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Tips for the Victorian Housekeeper

It's easy to imagine that Victorian "housekeeping" chores were left to the servants. However, from the wide variety of how-to articles available in Victorian magazines, it's clear that many Victorian women handled many, if not all, of the basic tasks of running a Victorian home without "help." And even if one did have servants, one still needed to understand the basics of household management, to ensure that one's home ran smoothly and economically.


Domestic Changes of the Last 50 Years (GOP 1887)
"For example, what an immensity of time and toil is saved by the sewing machine, an instrument unknown a few years ago! A whole host of useful things are produced from... indiarubber. Even in so small a matter as striking a light, what a contrast in the safety match to the old tinderbox or phosphorus bottle of fifty years ago!"
Every Man His Own Housekeeper, by James and Nanette Mason (GOP 1900)
Or, "How a Bachelor Tried to Manage for Himself."
The Girl's Own Room, by Gordon Stables, M.D., R.N. ("Medicus") (GOP 1882)
"Many a young girl sows the seeds of future illnesses, which eventually prove fatal, by sleeping for a time in a dusty room."
Higher Thoughts on Housekeeping, by Alice King (GOP 1884)
Hints About Housekeeping, by Gordon Stables, M.D., R.N. ("Medicus") (GOP 1889)
"I want you to find home-cooking a healthful employment, and if you worry yourself you will get nervous, and nervousness spoils both sleep and complexion, and digestion also."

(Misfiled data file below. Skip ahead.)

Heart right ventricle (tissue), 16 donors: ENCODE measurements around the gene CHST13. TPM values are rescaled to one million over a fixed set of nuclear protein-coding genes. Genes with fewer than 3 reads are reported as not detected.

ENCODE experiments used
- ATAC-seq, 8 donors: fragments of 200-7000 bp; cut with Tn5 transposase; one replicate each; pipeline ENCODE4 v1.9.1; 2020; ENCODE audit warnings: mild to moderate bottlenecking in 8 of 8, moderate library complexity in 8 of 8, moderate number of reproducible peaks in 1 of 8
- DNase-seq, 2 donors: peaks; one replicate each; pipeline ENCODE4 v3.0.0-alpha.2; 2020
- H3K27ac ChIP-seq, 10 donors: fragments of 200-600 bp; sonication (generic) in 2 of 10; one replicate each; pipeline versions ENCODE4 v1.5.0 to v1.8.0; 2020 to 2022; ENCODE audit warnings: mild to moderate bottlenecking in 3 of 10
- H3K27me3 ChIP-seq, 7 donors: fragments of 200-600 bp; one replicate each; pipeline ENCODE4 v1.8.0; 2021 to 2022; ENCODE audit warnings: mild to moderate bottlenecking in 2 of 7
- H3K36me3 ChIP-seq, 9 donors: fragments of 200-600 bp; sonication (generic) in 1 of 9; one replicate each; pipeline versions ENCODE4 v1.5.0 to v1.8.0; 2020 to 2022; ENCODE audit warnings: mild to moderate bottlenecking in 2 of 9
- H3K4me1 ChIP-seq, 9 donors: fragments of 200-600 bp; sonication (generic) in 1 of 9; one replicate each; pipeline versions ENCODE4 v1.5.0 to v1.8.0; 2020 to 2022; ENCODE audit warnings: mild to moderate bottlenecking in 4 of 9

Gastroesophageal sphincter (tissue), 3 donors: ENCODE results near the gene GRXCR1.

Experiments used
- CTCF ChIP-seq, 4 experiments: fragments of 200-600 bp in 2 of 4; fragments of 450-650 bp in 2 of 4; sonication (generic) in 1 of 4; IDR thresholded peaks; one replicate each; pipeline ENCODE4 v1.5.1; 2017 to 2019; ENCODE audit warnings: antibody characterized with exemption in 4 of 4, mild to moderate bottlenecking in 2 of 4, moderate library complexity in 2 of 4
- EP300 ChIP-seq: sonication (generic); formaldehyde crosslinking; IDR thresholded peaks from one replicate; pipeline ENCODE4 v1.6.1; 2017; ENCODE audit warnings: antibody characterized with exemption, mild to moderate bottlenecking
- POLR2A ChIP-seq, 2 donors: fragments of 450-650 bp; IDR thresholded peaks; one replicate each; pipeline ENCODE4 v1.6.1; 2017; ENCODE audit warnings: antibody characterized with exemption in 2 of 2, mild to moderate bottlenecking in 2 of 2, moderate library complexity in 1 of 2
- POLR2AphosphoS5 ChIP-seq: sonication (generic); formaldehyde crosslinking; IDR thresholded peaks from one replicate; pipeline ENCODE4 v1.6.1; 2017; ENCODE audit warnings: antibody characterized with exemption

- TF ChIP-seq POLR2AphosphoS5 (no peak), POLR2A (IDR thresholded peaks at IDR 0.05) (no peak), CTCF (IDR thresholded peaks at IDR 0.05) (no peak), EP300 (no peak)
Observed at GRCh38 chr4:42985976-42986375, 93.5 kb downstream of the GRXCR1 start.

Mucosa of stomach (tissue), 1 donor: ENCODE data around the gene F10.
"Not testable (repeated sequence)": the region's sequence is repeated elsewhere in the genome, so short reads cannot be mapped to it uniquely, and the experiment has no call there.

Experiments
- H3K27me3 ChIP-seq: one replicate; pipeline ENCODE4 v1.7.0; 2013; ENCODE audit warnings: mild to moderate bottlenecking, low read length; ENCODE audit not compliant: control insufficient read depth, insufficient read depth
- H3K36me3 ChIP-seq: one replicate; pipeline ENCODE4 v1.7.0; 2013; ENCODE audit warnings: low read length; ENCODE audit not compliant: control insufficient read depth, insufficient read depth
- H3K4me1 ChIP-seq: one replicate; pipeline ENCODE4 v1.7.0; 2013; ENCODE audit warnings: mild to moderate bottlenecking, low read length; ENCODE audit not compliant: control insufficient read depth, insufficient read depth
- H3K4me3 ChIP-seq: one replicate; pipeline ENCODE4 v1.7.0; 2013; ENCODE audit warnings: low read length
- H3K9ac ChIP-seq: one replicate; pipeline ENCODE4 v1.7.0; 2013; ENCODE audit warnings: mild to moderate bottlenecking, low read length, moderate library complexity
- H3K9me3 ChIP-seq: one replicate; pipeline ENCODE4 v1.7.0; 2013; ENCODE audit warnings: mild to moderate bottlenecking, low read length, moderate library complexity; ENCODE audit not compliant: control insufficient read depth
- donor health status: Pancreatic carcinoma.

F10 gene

Home Management Month by Month (GOP 1901)
This series covers too many topics to begin to describe adequately -- everything from how to hang game to how to clean marble.
Household Routine (GOP 1895)
"A detailed system adopted by the wife of a London curate for keeping her house in good order."
How to Help in the House, by Dora de Blaquière (GOP 1892)
"There seems to be a very general feeling abroad that, in the present difficulties with our servants, we shall find the best solution in the aid of our own daughters, who will assume the duties now performed by our maidservants, and execute them with the superiority born of education, and higher training, and loving goodwill."
In Mine House, by Lina Orman Cooper (GOP 1899)
In the Houseplace, by Lucy Yates (GOP 1894)
The "houseplace" is the kitchen, the bright heart of the home. The first two installments of this article deal with general kitchen and cleaning topics, and also with enjoying the "houseplace"; the subsequent installments offer a variety of simple recipes.
How We Managed Without Servants, by Mrs. Frank Topham (GOP 1899)
Includes a number of recipes.
A Lady in Her Inglenook (GOP 1895)
London's Future Housewives and Their Teachers (GOP 1899)
A look at a school for housewives.
Order and Disorder, by Louisa Twining (GOP 1885)
How to keep one's home fresh and clean.
The White House Class, by Lina Orman Cooper (GOP 1902)
More instructions upon how to manage a home.
Without a Servant (GOP 1881)
How a family struggled to cope with a servant's brief absence!


All About Water (GOP 1898)
The differences between, and uses of, hard and soft water.
Cosy Homes for Wintry Weather (GOP 1897)
As I write this, the temperature is below 20 degrees outside, and I'm tempted to take advantage of some of these Victorian solutions myself...
Glue (GOP 1897)
How to Keep Blinds and Carpets in Order (GOP 1894)